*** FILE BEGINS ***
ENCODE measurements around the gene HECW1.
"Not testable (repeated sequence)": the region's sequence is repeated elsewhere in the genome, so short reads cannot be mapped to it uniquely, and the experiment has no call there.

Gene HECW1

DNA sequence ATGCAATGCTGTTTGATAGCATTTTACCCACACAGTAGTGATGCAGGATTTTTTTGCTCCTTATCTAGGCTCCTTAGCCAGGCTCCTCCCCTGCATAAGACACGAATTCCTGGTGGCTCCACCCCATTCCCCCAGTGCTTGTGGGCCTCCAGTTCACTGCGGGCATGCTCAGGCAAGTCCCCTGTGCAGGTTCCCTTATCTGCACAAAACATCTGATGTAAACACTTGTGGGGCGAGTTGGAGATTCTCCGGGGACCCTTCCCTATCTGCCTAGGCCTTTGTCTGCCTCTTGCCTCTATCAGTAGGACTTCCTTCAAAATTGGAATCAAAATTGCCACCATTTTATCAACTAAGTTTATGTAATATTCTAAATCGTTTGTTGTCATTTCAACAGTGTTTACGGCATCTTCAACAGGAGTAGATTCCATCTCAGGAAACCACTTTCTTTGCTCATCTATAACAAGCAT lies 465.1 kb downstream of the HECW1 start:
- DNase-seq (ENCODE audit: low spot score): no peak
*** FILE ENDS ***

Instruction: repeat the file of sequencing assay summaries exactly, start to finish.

ENCODE measurements around the gene HECW1.
"Not testable (repeated sequence)": the region's sequence is repeated elsewhere in the genome, so short reads cannot be mapped to it uniquely, and the experiment has no call there.

Gene HECW1

DNA sequence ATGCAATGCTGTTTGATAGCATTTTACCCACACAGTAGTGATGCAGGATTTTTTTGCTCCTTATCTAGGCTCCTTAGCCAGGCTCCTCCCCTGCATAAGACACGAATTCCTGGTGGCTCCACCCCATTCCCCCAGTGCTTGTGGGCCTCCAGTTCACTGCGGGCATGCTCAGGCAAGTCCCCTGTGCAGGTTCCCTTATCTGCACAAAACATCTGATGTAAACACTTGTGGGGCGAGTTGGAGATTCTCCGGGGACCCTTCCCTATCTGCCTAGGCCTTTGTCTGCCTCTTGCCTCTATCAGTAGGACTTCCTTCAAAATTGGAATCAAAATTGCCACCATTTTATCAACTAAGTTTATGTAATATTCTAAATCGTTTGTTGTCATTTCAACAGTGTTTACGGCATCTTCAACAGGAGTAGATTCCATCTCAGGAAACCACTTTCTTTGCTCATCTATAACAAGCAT lies 465.1 kb downstream of the HECW1 start:
- DNase-seq (ENCODE audit: low spot score): no peak